Info Sharing Agreements! Support it! Make it Real!

Joe Andrieu and the Information Sharing Working Group has put a lot of work and effort into creating a Standard set of Information Sharing Agreements represented by a standard label. They want to invest in user -research to make it really work.

I am putting in $100 and I encourage all of you to do the same. They need to raise $12000 in the next 8 days.

See the Kickstarter Campaign here.

Recent Travels Pt1: IIW

IIW is always a whirlwind and this one was no exception. The good thing was that even with it being the biggest one yet it was the most organized with the most team members.  Phil and I were the executive producers. Doc played is leadership role.  Heidi did an amazing job with production coordinating the catering, working with the museum and Kas did a fabulous job leading the notes collection effort and Emma who works of site got things up on the wiki in good order.

We had a session that highlighted all the different standards bodies standards and we are now working on getting the list annotated and plan to maintain it on the Identity Commons wiki that Jamie Clark so aptly called “the switzerland” of identity.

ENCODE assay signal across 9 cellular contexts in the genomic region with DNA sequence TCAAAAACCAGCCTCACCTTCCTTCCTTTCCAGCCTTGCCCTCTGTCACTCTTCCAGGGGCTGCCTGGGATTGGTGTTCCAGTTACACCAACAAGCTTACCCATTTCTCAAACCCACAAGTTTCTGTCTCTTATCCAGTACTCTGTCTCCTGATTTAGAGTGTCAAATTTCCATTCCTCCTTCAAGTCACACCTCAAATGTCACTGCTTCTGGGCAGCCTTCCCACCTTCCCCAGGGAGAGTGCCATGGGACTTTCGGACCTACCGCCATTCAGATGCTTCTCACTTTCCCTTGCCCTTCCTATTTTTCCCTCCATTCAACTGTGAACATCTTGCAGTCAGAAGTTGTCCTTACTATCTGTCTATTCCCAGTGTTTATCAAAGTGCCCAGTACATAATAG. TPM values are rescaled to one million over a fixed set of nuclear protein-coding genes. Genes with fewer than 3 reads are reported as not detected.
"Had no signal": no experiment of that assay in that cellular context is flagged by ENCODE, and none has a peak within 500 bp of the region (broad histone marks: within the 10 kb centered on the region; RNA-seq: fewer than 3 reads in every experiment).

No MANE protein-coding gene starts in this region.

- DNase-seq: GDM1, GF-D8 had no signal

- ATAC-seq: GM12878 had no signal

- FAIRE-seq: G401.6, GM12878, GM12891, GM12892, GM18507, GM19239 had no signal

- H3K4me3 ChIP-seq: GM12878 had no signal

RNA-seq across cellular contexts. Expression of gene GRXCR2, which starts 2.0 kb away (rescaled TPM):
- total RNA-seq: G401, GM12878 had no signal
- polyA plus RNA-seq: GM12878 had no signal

We have a Satellite event for sure in DC January 17th – Registration is Live.

We are working on pulling one together in Toronto Canada in

early February, and Australia in Late March.

ID Collaboration Day is February 27th in SF (we are still Venue hunting).

I am learning that some wonder why I have such strong opinions about standards…the reason being they define the landscape of possibility for any given protocol. When we talk about standards for identity we end up defining how people can express themselves in digital networks and getting it right and making the range of possibility very broad is kinda important.  If you are interested in reading more about this I recommend Protocol:  and The Exploit. This quote from Bruce Sterling relative to emerging AR [Augmented Reality] Standards.

If Code is Law then Standards are like the Senate.

 

 

 

 

 

 

 

 

 

 

 

 

Alignment of Stakeholders around the many NSTIC Goals

 

The Many Goals for the Identity Ecosystem & NSTIC Governance

The NSTIC governance NOI articulates many key activities, qualities and goals for a governance system for NSTIC. NSTIC must:

  • convene a wide variety of stakeholders to facilitate consensus
  • administer the process for policy and standards
  • development for the Identity Ecosystem Framework in accordance with the Strategy’s Guiding Principles
  • maintain the rules of participating in the Identity Ecosystem
  • be private sector-led
  • be persistent and sustainable
  • foster the evolution of the Identity Ecosystem to match the evolution of cyberspace itself.